Nuclear was in many ways excluded from the earlier Kyoto protocols. However in Copenhagan you began to see increased recognition of the huge contribution that nuclear power can make on the environmental front. If you replaced all of the existing 440 nuclear plants with coal facilities, emissions would rise astronomically. That’s just existing plants. However there are many new coal plants being built, and many others are on the design table. If some of these were replaced by nuclear facilities, the industry could make an even greater contribution to helping to the limit the growth in carbon emissions. The challenge is that the cost of building and running nuclear power units has become prohibitively expensive. Nuclear power facilities have a much higher hurdle to reach on the safety front than do other power sources. That may be appropriate, but it’s expensive.


Uranium prices have leveled off considerably during the past few years, from close to $136 per pound, to less than $43 per pound. Do you expect this trend to continue?


Well the drop-off may be large, but don’t forget, prices used to be $7 a pound during part of this decade. So we have lived through low prices before. In short, in the last year, we have seen a lot of volatility, and I believe that will continue. However we agree with projections by outside sources such as Trade Tech and the Ux Company that the longer price indicator will hover at between $60 and $65 a pound.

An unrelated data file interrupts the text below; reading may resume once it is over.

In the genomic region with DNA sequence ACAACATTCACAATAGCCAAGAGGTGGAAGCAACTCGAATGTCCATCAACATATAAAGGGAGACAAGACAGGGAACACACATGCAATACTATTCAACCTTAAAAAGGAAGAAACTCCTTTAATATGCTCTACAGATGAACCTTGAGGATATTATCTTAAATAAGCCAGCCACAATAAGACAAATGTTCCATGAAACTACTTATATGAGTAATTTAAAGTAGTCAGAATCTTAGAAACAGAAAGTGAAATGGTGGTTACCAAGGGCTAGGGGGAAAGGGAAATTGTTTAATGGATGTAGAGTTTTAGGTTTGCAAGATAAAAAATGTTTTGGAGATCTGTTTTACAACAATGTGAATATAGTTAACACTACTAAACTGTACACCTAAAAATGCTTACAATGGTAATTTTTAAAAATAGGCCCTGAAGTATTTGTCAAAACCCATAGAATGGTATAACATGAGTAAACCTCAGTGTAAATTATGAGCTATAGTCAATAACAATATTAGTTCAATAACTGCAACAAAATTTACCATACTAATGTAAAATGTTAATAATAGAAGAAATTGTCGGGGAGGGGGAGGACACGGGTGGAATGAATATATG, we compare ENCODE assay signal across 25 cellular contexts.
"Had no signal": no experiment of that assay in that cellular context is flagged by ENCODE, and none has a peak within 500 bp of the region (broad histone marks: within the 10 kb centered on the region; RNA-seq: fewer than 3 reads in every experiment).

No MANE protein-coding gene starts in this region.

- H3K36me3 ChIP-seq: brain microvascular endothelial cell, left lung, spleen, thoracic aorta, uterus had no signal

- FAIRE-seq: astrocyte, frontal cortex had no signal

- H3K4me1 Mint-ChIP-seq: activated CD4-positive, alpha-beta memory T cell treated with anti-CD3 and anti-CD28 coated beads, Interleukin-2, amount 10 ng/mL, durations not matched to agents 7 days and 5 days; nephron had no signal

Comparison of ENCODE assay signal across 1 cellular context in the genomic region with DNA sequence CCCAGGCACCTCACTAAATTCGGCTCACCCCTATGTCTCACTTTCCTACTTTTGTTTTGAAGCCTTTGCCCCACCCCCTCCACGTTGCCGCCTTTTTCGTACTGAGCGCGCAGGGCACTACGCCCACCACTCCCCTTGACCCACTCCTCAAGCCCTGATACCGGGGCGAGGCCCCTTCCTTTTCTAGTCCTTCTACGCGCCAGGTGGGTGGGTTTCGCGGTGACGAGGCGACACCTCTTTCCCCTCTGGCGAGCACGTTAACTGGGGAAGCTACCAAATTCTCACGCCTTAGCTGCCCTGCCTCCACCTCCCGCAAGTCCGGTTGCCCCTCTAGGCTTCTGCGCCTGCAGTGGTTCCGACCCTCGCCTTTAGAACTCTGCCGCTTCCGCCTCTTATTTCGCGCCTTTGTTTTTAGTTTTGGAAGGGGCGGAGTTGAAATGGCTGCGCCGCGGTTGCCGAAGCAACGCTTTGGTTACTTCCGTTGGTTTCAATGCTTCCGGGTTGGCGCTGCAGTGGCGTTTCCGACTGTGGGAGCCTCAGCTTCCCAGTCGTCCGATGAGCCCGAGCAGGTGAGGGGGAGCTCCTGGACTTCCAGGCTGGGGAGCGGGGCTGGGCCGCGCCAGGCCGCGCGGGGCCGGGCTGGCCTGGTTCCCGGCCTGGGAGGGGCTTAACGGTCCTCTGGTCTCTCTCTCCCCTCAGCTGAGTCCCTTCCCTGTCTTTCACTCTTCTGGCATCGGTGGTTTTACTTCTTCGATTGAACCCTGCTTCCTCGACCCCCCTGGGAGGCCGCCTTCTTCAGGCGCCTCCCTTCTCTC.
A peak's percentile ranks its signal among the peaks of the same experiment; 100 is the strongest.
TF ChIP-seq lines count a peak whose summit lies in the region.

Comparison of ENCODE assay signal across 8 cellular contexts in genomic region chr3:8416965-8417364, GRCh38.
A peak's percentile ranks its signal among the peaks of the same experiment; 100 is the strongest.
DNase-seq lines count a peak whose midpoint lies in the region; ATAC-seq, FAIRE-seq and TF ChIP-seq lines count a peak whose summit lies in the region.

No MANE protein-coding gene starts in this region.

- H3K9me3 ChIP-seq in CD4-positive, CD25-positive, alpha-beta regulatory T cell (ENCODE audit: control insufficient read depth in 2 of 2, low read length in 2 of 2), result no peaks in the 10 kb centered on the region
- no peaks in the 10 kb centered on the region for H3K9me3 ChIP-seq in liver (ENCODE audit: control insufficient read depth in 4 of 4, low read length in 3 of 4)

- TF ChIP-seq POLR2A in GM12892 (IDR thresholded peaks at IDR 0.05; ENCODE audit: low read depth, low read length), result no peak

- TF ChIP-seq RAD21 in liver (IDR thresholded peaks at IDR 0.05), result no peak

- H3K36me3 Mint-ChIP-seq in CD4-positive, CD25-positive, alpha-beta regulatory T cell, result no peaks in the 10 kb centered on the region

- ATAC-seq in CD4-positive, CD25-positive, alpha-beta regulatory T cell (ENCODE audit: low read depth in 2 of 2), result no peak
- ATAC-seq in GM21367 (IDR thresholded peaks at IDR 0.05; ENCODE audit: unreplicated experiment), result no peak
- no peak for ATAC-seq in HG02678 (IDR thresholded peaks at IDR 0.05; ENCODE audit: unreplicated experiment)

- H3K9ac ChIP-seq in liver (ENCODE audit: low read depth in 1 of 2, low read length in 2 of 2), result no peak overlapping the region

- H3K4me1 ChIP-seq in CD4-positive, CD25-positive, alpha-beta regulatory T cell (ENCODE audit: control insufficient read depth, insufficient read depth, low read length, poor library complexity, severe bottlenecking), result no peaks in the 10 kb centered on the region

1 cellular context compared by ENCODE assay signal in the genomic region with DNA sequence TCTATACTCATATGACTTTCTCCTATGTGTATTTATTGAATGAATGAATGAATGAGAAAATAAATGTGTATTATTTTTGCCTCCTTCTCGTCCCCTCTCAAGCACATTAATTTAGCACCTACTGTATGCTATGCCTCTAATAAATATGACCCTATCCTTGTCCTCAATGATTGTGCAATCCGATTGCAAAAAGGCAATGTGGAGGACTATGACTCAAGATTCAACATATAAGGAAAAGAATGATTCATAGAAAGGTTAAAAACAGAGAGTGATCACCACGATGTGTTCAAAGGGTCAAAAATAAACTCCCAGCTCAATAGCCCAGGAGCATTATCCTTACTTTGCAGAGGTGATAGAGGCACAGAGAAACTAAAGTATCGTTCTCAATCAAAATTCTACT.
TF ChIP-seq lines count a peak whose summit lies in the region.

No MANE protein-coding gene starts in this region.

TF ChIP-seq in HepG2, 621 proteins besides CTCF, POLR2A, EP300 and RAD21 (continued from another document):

How do uranium price fluctuations affect Cameco?


Cameco deals with the uncertainty by dividing our portfolio into two pieces, About of 40% of Cameco’s output is sold at fixed prices, under long-term contracts. The balance (60%) is also sold under long term prices, but at spot prices or the long term price indicator at the time of delivery. There is some safety in the strategy in the sense that a lot of the portfolio related to the spot selling prices has floor price protection.


Cameco has been quite active on the exploration front. Can you tell us a bit about some of your major initiatives?


As prices uranium prices firmed we began to put more effort into exploration. We currently have about 100 geologists and scientists on staff. We are also focusing heavily on Kazakhstan. Adjacent to our existing production facilities, we have 20 other drill rigs looking for more resources. We also look explore in Canada, US and South America.


Peter Diekmeyer (Peter@peterdiekmeyer.com) is CIM Magazine’s Quebec correspondent.